Shortly after 19:00 I arrived at the doorstep of Wigan Robin Park and it soon occurred to me that there wasn’t a turnstile to enter the ground. A peculiarity indeed. I walked through the reception of the sports centre and I could immediately see the pitch down the tunnel in front of me. There was clearly someone watching out for confused people like me and I was soon approached by a member of the Wigan Robin Park staff who very gratuitously welcomed me and informed me that tonight’s entry fee was £3. I was then given the option of proceeding down the tunnel or going upstairs to the bar area. Of course, I chose the bar area.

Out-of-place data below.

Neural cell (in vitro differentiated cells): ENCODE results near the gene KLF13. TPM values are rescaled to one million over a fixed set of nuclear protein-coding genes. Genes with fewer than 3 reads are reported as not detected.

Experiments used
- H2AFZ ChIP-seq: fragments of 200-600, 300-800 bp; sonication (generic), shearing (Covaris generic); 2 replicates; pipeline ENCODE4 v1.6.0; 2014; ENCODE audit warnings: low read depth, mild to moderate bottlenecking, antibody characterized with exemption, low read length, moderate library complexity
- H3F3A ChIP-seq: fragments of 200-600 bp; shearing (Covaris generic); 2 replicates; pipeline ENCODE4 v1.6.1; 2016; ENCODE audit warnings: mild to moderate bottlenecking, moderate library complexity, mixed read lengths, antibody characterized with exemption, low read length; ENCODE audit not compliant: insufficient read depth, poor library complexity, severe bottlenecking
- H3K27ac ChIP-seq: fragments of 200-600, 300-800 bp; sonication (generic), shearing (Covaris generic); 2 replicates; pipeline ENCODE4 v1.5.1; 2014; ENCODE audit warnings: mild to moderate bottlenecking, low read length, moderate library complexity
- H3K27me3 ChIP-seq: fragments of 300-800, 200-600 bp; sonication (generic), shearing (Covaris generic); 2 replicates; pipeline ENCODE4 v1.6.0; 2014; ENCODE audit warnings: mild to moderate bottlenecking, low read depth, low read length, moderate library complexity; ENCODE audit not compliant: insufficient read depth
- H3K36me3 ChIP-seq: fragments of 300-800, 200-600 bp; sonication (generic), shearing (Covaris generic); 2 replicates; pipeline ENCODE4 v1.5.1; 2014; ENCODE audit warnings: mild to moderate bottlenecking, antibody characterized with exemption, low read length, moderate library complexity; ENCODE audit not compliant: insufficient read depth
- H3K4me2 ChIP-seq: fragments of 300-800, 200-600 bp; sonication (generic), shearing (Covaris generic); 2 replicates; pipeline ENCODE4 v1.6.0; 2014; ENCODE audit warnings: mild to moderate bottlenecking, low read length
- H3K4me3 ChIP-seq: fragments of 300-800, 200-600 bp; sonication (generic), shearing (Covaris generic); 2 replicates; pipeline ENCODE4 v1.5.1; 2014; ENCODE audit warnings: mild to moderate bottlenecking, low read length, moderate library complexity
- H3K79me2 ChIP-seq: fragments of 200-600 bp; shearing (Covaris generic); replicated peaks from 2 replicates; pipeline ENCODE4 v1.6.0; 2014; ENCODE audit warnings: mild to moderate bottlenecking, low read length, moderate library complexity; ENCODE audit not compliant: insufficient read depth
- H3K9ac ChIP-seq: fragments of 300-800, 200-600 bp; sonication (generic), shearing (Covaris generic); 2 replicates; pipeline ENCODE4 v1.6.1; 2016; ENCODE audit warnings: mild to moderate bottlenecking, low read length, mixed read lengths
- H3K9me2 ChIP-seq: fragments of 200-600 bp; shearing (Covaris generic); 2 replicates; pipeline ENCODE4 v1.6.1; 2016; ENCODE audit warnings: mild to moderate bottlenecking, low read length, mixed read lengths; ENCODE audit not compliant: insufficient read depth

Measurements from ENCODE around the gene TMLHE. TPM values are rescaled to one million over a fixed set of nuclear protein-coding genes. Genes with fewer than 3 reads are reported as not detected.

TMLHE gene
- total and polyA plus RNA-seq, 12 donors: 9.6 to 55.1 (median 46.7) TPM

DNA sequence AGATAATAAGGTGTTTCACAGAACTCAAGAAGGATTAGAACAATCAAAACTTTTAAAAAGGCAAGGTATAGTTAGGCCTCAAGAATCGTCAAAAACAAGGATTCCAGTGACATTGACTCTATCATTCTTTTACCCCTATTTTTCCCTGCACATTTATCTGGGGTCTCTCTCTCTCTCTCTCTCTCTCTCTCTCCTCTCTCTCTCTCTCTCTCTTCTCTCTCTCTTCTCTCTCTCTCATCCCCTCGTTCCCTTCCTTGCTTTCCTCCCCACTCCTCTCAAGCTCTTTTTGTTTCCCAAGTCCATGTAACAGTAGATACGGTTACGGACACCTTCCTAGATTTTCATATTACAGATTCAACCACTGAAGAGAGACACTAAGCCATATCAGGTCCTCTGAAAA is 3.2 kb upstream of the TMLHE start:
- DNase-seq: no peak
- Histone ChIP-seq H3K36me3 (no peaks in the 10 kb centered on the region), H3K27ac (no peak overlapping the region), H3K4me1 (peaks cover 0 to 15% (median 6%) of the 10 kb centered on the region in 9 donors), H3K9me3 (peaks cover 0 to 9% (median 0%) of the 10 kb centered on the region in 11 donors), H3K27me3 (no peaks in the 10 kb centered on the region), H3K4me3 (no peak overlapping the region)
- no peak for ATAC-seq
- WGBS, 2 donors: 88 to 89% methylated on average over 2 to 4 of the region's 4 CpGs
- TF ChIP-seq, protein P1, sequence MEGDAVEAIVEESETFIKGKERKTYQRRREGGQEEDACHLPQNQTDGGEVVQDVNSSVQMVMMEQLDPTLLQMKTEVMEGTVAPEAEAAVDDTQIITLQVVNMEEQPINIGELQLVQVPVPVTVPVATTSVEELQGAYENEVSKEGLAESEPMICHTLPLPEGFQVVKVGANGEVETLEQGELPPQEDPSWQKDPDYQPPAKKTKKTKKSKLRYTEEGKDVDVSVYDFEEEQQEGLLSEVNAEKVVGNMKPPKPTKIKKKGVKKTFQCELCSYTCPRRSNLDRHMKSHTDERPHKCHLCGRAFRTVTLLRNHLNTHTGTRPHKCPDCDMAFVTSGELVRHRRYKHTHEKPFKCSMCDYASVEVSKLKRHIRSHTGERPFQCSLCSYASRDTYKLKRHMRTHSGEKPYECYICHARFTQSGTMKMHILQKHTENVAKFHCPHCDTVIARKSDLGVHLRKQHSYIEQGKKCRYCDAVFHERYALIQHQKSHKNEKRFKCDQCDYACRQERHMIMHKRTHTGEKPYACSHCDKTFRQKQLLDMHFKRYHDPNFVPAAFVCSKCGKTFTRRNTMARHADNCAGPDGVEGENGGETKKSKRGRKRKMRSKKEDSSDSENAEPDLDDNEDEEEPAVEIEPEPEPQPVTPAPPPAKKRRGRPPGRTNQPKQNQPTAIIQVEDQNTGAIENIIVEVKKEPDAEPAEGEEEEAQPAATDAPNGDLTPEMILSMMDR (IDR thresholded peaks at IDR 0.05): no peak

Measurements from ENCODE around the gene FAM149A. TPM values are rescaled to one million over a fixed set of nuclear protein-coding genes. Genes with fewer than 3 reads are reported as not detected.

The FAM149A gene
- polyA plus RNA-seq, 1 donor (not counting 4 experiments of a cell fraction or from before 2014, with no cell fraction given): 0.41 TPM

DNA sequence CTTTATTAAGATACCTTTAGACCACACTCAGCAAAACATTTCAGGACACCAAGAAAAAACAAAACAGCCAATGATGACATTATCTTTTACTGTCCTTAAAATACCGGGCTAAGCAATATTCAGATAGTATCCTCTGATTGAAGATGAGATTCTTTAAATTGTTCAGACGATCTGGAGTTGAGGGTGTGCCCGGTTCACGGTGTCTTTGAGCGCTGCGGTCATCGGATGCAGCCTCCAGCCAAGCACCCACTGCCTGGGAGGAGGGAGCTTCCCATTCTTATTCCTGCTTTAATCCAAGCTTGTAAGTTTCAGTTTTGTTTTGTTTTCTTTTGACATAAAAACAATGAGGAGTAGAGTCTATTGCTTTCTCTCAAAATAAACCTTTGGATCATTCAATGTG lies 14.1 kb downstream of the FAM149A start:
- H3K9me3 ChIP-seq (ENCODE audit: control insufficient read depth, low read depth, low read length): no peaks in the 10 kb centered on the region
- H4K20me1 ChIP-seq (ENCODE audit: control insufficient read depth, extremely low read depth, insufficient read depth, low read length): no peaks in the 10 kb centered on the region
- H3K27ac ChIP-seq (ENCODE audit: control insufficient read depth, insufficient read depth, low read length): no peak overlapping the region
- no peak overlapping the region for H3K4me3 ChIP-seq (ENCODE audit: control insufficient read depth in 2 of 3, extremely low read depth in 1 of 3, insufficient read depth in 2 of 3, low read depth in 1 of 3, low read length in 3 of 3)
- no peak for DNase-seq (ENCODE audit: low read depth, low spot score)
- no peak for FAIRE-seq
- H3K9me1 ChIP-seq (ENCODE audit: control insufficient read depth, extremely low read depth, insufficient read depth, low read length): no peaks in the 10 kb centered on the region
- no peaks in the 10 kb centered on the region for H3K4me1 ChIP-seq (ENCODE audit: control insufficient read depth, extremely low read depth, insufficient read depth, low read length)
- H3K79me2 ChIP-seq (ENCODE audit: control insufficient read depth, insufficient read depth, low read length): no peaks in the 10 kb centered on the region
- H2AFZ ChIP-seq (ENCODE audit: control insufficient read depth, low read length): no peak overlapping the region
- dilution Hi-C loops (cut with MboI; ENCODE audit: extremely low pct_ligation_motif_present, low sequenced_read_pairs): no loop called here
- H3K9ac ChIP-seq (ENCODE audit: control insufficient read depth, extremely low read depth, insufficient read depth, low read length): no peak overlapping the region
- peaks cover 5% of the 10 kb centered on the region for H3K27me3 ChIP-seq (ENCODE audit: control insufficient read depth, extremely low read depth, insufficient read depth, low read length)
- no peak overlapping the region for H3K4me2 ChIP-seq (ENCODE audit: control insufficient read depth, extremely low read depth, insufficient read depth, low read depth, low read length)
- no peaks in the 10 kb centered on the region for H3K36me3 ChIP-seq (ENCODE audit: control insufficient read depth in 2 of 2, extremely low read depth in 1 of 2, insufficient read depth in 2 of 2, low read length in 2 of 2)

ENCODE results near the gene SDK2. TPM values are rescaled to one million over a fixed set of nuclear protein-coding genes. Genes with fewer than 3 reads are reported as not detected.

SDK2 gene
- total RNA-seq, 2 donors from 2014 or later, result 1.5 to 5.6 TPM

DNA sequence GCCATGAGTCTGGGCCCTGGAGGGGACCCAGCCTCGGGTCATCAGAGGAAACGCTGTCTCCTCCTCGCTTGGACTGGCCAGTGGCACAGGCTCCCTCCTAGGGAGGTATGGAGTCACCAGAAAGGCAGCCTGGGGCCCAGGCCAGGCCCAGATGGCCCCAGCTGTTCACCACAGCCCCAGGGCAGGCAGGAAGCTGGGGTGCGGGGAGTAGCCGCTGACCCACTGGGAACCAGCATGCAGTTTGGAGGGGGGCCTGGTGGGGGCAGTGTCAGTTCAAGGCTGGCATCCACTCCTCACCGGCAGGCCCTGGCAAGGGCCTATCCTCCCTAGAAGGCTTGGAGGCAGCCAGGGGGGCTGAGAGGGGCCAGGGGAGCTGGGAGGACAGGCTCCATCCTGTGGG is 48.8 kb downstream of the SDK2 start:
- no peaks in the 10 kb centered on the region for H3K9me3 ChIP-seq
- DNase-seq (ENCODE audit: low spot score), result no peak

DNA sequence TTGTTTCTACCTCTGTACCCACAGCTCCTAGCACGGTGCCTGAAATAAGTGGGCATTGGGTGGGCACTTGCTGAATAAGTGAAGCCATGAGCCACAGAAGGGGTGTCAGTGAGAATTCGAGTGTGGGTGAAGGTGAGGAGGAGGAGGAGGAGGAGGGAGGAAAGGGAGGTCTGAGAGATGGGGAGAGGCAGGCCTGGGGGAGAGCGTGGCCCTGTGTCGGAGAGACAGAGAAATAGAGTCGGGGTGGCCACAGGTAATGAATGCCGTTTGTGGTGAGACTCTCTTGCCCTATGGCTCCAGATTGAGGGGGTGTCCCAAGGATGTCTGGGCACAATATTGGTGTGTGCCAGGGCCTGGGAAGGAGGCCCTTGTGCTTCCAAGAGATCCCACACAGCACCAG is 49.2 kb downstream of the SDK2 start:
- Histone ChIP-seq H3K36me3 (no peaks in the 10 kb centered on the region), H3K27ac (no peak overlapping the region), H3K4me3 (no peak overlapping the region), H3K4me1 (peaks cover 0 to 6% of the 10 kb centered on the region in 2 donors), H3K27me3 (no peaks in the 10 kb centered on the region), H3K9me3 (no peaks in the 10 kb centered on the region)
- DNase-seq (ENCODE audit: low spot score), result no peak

On getting to the top of the stairs the ground opened out in front of me and it really was a great view of the ‘arena’ from up there. The ground only consists of the one large stand, which houses within it gyms, sports halls and the usual variety of fitness suites and changing rooms. It also occurred to me that this would be the first game I’ve ever seen with a running track surrounding the pitch. There were even runners still doing their laps of the tracks despite the public address system (‘tannoy’ is a brand name isn’t it Alan Partridge?) informing to go away as there was a football match due to start shortly.
I’d been deceived! The bar was closed. I walk out of the doors and onto the back row of the stand where I spotted Rich, an ardent Salford fans who has not missed a game in years (254 consecutive games at the time of writing) and who I had met on my first ever visit to Salford’s home, Moor Lane. Just as I was chatting to Rich we spotted the shutter go up on the small food/drink hatch and we both made a beeline for it. No beer taps here so instead I had to settle for a can of Carling for £2.